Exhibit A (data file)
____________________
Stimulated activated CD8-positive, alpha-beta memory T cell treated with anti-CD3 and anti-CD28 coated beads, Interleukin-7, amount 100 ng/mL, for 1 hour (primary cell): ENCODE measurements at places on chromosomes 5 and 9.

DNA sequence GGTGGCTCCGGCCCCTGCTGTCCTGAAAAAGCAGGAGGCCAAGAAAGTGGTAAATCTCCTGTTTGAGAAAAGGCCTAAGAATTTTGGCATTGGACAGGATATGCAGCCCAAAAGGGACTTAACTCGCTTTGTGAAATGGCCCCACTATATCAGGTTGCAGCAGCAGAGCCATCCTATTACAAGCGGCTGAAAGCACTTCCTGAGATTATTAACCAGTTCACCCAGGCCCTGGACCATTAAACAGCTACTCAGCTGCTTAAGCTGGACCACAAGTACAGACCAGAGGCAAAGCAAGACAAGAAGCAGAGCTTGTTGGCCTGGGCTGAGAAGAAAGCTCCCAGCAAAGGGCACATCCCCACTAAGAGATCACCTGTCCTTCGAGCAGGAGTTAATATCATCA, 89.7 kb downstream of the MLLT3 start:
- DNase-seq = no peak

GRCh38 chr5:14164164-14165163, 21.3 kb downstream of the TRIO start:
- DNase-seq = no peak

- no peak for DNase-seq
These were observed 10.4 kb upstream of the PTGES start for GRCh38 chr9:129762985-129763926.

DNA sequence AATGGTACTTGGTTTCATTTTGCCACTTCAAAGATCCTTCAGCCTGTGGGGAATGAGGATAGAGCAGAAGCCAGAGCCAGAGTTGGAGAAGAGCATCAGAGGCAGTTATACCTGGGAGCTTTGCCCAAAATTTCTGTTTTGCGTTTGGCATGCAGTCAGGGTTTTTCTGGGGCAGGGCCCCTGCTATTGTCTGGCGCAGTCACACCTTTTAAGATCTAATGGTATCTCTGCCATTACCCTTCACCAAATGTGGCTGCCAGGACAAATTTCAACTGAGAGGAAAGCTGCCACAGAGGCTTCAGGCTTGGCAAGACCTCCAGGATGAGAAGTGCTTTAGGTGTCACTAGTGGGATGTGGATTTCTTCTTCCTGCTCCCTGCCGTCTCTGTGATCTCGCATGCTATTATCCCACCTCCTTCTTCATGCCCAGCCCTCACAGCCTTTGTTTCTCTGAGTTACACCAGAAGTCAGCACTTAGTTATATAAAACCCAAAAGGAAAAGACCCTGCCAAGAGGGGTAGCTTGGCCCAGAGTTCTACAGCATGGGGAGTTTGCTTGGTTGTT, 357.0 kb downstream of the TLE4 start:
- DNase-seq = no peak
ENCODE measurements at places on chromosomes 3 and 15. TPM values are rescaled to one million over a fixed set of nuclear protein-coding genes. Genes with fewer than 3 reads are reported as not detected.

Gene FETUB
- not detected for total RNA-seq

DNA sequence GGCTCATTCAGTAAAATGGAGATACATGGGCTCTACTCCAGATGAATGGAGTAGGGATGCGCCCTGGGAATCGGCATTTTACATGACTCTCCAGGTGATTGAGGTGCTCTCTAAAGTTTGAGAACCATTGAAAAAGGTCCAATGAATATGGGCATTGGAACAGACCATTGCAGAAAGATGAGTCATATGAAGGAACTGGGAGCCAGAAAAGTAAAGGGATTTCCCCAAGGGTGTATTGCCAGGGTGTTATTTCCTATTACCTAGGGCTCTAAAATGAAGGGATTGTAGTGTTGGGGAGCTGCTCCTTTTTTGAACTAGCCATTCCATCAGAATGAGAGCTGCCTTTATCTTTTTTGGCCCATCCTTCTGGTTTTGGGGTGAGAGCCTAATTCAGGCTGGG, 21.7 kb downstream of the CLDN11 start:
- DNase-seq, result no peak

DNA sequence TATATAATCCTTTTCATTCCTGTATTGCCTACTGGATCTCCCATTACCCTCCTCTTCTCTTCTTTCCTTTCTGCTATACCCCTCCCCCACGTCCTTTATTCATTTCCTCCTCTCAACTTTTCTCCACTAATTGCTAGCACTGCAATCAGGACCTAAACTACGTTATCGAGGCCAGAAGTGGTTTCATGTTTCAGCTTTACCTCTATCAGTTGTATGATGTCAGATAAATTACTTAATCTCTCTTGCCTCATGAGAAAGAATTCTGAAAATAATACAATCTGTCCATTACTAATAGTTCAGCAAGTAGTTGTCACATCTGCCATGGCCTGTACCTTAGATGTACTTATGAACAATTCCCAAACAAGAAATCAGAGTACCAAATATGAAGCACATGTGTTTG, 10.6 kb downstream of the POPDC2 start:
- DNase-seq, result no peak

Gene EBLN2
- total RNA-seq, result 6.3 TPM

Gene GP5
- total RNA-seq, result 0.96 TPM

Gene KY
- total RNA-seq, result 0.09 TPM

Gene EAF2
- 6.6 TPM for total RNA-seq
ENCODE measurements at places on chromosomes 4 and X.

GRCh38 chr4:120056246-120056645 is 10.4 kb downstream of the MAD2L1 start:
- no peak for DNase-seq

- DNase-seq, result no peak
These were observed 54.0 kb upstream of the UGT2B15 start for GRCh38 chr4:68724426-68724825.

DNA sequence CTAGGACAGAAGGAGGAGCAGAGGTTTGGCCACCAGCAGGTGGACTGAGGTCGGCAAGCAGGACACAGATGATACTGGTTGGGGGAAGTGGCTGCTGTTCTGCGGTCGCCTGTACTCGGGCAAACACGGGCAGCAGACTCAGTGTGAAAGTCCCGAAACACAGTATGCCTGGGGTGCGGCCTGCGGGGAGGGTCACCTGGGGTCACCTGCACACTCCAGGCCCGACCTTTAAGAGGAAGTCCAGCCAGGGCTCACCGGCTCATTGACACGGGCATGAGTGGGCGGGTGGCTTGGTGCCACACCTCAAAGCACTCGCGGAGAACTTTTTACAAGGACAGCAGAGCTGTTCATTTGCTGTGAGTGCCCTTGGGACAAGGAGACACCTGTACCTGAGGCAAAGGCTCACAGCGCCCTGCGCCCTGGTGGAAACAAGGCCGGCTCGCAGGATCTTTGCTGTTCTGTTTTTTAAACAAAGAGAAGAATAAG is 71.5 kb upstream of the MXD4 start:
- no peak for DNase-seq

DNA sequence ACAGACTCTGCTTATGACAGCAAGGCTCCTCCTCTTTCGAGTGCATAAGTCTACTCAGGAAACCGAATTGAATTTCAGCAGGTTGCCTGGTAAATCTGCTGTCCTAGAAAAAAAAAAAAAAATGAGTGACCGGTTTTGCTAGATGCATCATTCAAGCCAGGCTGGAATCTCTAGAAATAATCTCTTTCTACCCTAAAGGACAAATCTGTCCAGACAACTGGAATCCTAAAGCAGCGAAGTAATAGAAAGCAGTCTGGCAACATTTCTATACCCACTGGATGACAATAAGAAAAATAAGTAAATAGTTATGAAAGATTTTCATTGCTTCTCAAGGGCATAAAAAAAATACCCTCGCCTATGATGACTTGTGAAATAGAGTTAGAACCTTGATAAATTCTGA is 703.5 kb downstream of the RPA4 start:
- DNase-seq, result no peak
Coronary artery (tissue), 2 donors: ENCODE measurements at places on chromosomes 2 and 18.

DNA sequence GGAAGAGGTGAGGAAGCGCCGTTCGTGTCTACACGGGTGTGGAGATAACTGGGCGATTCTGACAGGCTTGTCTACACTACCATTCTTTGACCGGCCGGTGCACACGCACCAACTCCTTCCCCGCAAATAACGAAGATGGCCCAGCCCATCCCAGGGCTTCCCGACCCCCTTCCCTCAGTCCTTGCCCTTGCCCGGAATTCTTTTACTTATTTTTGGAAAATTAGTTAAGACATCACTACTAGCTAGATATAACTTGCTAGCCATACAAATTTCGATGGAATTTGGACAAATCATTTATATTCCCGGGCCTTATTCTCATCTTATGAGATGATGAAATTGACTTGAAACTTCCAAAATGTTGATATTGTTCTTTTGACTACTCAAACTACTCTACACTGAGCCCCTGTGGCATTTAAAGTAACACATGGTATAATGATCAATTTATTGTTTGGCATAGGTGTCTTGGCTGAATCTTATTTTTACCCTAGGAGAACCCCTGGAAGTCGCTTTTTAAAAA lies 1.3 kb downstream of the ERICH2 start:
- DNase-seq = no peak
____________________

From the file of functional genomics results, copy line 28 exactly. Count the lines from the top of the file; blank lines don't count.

- DNase-seq, result no peak